(c) Ronja Neger

Your current album „Idler“ sounds like you had to overcome a relationship, is that right?Yeah, this very long relationship came to a messy end. I wanted to make a clean way out and cover or contradict that. My first Album took me three years to write and Idler took me 6 months. Sometimes you write a song and after the album’s finished, you might not even feel like that anymore. But you’d still have to tour it for a year, like 4 years after you’ve written it. I wanted to write an album, that I can be singing these lyrics and actually feel it at the same time. I was so disconnected sometimes during my last album.

Is music kind of a therapy?
If I didn’t have music I don’t know what I’d be doing. I’m lucky I found something I can channel my feelings into. You guys must feel the same with what you do. It’s about finding something to channel so much of your energy and your creativeness into. There are some people that are just lost and don’t know what to do. Just count your blessings, honestly (laughter).

Is it easier to talk about things you struggle with in person or in music?
Music, because you can hide behind a certain image of yourself. What people think that you should be. The Jamie Isaac music isn’t everything about my person, it’s an aspect of it, I like writing music about. It’s very easy for me to put everything in there, wrap it up, gift-wrap it and give it to people and move on. That’s my way of dealing with the struggles.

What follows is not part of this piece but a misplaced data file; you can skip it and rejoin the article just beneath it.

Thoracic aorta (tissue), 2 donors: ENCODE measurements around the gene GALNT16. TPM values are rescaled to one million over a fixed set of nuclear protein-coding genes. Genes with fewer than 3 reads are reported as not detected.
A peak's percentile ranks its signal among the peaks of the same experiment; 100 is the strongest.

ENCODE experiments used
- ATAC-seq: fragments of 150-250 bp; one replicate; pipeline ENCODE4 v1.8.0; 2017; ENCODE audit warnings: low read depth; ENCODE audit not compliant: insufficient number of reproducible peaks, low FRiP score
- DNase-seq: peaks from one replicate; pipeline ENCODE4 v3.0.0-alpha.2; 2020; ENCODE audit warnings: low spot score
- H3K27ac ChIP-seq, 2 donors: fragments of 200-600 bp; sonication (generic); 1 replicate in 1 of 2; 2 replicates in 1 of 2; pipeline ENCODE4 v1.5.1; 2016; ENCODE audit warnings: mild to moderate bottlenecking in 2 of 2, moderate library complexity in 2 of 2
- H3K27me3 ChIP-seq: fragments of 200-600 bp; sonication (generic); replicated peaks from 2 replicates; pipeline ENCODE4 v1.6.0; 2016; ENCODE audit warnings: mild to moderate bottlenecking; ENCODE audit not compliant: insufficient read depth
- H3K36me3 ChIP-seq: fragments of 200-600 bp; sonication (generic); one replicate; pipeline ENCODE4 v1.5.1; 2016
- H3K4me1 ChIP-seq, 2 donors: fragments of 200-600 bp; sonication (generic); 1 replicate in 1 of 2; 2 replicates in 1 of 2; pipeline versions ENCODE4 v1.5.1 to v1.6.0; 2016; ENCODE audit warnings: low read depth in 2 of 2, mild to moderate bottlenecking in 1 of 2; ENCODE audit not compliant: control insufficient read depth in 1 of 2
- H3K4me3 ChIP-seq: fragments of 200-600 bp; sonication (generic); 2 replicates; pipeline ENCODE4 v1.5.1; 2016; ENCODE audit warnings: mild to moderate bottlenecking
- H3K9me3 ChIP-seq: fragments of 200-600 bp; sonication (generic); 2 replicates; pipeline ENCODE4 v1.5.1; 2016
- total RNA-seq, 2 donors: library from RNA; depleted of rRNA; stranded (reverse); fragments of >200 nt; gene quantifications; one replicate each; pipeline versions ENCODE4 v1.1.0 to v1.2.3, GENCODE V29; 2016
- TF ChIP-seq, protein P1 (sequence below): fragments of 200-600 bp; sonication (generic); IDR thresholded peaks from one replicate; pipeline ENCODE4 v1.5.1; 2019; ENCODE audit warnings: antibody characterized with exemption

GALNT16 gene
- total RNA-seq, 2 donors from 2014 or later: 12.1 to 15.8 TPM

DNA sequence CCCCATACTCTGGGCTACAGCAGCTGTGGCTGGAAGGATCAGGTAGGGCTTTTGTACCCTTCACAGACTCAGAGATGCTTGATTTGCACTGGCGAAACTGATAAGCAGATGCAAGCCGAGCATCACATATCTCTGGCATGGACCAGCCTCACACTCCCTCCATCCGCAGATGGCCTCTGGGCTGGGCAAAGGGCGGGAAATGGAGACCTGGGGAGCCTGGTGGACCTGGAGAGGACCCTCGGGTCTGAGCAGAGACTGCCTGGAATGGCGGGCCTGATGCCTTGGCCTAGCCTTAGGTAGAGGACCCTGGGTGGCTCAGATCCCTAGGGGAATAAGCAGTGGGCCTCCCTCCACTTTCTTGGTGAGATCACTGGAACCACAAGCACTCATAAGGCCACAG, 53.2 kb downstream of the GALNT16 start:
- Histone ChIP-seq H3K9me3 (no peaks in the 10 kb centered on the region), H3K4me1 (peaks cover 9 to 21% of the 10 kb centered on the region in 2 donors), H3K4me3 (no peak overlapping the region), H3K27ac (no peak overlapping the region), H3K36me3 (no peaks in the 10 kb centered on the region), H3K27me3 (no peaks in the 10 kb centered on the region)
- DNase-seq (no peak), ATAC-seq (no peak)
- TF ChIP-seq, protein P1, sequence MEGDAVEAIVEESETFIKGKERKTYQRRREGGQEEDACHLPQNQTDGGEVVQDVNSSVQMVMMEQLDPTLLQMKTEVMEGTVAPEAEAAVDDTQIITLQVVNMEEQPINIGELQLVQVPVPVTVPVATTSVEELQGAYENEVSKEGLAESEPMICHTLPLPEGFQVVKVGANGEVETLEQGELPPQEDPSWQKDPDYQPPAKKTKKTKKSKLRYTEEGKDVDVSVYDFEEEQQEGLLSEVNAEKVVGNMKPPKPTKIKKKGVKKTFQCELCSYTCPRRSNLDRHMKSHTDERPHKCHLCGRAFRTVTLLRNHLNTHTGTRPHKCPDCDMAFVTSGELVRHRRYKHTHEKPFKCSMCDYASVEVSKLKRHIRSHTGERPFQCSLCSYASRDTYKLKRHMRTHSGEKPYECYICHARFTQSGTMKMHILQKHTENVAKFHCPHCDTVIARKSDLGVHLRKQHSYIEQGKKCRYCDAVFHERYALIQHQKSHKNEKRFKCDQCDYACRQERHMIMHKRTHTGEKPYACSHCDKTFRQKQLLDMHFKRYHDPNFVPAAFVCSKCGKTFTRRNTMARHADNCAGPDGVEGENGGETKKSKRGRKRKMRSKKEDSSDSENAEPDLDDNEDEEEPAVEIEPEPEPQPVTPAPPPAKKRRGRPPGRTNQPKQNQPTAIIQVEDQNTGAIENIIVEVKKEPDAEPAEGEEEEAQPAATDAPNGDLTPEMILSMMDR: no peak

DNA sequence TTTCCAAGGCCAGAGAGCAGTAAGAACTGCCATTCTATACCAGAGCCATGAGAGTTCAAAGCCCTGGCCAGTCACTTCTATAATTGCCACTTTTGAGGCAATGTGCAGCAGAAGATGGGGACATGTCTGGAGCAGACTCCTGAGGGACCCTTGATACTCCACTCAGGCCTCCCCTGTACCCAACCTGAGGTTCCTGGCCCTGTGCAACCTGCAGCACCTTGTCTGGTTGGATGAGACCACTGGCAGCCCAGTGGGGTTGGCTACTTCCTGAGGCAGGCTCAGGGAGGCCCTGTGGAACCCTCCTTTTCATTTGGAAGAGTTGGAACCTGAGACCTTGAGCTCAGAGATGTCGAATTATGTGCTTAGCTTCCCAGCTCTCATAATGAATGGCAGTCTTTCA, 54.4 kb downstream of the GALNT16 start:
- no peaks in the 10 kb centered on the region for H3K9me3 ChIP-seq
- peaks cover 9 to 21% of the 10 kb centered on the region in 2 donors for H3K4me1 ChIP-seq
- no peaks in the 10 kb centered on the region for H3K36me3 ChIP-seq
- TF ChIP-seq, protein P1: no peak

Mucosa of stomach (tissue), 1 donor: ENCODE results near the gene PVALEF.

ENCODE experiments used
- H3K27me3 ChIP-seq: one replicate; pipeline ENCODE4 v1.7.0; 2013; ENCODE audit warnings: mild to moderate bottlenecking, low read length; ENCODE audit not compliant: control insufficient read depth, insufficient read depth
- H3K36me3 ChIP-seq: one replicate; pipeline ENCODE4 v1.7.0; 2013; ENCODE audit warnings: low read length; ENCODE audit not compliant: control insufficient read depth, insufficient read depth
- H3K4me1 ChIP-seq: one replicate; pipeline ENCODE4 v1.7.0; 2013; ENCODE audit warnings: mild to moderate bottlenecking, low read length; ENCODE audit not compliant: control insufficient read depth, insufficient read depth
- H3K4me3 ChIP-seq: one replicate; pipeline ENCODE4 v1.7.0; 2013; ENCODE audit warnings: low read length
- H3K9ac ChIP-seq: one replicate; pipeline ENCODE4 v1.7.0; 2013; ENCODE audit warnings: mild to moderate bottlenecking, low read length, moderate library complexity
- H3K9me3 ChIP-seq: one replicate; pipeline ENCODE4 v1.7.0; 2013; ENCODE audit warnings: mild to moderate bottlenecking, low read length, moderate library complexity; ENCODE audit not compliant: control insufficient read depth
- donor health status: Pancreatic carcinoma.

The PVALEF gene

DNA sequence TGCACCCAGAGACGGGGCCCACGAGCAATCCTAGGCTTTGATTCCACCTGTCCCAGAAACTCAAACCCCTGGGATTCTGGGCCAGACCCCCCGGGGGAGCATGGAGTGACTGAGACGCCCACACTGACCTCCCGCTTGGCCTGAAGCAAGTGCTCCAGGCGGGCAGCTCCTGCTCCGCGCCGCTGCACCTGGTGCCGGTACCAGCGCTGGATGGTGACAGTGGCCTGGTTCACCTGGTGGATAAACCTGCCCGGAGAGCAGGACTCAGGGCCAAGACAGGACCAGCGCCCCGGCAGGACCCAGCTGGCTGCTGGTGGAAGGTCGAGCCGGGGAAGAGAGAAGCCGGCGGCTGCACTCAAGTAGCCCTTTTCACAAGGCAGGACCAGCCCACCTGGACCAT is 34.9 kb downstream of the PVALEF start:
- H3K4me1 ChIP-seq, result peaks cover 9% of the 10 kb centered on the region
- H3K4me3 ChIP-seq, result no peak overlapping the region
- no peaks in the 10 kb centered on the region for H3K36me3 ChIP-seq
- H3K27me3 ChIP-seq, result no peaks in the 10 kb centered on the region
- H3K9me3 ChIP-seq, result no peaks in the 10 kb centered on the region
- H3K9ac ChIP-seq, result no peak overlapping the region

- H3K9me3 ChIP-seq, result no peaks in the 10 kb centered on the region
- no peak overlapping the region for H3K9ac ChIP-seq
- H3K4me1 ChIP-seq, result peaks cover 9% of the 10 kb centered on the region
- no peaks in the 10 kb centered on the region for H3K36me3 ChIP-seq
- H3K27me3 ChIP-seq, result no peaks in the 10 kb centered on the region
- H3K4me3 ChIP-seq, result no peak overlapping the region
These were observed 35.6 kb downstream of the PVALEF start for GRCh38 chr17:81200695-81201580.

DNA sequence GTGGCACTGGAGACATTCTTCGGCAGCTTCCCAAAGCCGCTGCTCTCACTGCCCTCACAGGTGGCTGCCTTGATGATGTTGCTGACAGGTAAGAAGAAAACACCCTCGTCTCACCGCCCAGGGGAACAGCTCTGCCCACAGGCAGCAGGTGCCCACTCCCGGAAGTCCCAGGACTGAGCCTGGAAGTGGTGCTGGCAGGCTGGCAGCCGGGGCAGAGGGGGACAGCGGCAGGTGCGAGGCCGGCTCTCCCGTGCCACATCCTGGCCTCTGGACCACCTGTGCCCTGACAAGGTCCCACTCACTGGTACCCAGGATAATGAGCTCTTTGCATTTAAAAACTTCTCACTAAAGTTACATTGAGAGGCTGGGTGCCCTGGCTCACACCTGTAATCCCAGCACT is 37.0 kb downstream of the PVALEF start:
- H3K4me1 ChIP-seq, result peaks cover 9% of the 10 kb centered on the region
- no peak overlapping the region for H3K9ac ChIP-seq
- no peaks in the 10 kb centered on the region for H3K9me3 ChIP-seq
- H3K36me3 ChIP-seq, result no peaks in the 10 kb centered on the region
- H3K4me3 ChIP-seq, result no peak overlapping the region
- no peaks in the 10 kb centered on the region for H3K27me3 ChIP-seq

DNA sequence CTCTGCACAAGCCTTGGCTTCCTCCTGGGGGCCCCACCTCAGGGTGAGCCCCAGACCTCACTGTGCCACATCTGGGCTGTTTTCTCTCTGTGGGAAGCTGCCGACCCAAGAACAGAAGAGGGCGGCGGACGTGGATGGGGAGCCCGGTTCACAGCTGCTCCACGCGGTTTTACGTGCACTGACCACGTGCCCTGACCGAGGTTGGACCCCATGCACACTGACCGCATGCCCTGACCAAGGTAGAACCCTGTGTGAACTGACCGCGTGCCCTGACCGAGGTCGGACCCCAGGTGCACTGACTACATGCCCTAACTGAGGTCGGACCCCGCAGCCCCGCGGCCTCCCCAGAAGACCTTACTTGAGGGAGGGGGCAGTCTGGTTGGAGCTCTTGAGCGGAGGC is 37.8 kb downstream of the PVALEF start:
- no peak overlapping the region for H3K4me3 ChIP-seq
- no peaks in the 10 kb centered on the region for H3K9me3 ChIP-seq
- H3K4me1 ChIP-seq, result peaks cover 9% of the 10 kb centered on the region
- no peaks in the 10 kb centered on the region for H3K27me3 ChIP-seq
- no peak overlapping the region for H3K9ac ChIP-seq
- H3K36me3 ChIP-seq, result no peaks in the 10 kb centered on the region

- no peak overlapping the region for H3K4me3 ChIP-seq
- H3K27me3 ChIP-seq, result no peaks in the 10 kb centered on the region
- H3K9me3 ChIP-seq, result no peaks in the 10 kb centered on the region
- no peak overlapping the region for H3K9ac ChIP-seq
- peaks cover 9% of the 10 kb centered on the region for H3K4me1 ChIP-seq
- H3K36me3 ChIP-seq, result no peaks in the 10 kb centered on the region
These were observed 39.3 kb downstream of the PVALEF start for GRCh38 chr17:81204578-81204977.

(c) Matthias Schuch

Are you a great observer?
If it’s something that’s close to me, I maybe can’t see it as it is. I can be quite self-centered sometimes and see the things only how I want to see it. But when it comes to something a bit greater, other people’s Problems, I can see it. But that’s the same with everyone, you know. I’m lucky in being a person that can dissect what their mind is thinking. I can get upset and understand why and that has helped me. There is people that get very upset and don’t know why.